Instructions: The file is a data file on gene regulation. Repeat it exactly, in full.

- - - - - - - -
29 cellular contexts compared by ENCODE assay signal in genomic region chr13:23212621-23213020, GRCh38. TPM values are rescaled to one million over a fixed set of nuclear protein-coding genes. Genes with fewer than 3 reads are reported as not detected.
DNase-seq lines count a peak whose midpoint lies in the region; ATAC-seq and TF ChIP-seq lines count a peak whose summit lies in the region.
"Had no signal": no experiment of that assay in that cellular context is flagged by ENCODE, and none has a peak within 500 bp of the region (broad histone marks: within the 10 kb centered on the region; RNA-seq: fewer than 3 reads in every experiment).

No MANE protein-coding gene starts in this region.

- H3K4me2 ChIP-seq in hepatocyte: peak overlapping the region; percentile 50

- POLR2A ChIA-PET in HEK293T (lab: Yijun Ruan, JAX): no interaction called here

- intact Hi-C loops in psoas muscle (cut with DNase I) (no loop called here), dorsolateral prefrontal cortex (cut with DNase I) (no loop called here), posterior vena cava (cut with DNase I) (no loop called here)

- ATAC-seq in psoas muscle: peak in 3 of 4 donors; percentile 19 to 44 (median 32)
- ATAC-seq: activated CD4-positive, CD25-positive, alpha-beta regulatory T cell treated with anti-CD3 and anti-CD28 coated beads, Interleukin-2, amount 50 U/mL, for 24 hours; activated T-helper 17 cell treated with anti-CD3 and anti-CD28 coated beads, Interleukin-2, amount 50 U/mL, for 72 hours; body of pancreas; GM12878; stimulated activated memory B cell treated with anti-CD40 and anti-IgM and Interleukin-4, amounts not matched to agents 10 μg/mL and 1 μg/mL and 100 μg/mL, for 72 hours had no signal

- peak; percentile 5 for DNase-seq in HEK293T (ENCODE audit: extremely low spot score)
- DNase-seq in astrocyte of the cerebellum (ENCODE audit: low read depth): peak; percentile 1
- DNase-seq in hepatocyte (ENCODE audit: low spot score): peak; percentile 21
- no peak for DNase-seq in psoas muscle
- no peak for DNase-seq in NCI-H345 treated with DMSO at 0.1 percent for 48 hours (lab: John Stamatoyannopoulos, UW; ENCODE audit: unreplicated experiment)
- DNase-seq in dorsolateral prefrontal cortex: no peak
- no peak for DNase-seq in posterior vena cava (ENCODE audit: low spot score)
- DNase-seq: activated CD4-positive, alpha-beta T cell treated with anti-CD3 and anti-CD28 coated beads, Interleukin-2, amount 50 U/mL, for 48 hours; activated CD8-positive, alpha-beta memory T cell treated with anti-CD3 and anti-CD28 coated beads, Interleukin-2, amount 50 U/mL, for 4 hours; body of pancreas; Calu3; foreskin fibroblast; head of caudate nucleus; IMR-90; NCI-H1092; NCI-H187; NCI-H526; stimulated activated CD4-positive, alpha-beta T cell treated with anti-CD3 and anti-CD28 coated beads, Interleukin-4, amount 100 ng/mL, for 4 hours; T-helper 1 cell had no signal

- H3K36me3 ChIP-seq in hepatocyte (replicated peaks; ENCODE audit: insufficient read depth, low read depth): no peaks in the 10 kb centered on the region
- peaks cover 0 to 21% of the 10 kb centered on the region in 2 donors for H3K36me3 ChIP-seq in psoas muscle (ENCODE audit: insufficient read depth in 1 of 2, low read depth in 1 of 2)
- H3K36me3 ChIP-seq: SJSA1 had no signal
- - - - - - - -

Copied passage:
29 cellular contexts compared by ENCODE assay signal in genomic region chr13:23212621-23213020, GRCh38. TPM values are rescaled to one million over a fixed set of nuclear protein-coding genes. Genes with fewer than 3 reads are reported as not detected.
DNase-seq lines count a peak whose midpoint lies in the region; ATAC-seq and TF ChIP-seq lines count a peak whose summit lies in the region.
"Had no signal": no experiment of that assay in that cellular context is flagged by ENCODE, and none has a peak within 500 bp of the region (broad histone marks: within the 10 kb centered on the region; RNA-seq: fewer than 3 reads in every experiment).

No MANE protein-coding gene starts in this region.

- H3K4me2 ChIP-seq in hepatocyte: peak overlapping the region; percentile 50

- POLR2A ChIA-PET in HEK293T (lab: Yijun Ruan, JAX): no interaction called here

- intact Hi-C loops in psoas muscle (cut with DNase I) (no loop called here), dorsolateral prefrontal cortex (cut with DNase I) (no loop called here), posterior vena cava (cut with DNase I) (no loop called here)

- ATAC-seq in psoas muscle: peak in 3 of 4 donors; percentile 19 to 44 (median 32)
- ATAC-seq: activated CD4-positive, CD25-positive, alpha-beta regulatory T cell treated with anti-CD3 and anti-CD28 coated beads, Interleukin-2, amount 50 U/mL, for 24 hours; activated T-helper 17 cell treated with anti-CD3 and anti-CD28 coated beads, Interleukin-2, amount 50 U/mL, for 72 hours; body of pancreas; GM12878; stimulated activated memory B cell treated with anti-CD40 and anti-IgM and Interleukin-4, amounts not matched to agents 10 μg/mL and 1 μg/mL and 100 μg/mL, for 72 hours had no signal

- peak; percentile 5 for DNase-seq in HEK293T (ENCODE audit: extremely low spot score)
- DNase-seq in astrocyte of the cerebellum (ENCODE audit: low read depth): peak; percentile 1
- DNase-seq in hepatocyte (ENCODE audit: low spot score): peak; percentile 21
- no peak for DNase-seq in psoas muscle
- no peak for DNase-seq in NCI-H345 treated with DMSO at 0.1 percent for 48 hours (lab: John Stamatoyannopoulos, UW; ENCODE audit: unreplicated experiment)
- DNase-seq in dorsolateral prefrontal cortex: no peak
- no peak for DNase-seq in posterior vena cava (ENCODE audit: low spot score)
- DNase-seq: activated CD4-positive, alpha-beta T cell treated with anti-CD3 and anti-CD28 coated beads, Interleukin-2, amount 50 U/mL, for 48 hours; activated CD8-positive, alpha-beta memory T cell treated with anti-CD3 and anti-CD28 coated beads, Interleukin-2, amount 50 U/mL, for 4 hours; body of pancreas; Calu3; foreskin fibroblast; head of caudate nucleus; IMR-90; NCI-H1092; NCI-H187; NCI-H526; stimulated activated CD4-positive, alpha-beta T cell treated with anti-CD3 and anti-CD28 coated beads, Interleukin-4, amount 100 ng/mL, for 4 hours; T-helper 1 cell had no signal

- H3K36me3 ChIP-seq in hepatocyte (replicated peaks; ENCODE audit: insufficient read depth, low read depth): no peaks in the 10 kb centered on the region
- peaks cover 0 to 21% of the 10 kb centered on the region in 2 donors for H3K36me3 ChIP-seq in psoas muscle (ENCODE audit: insufficient read depth in 1 of 2, low read depth in 1 of 2)
- H3K36me3 ChIP-seq: SJSA1 had no signal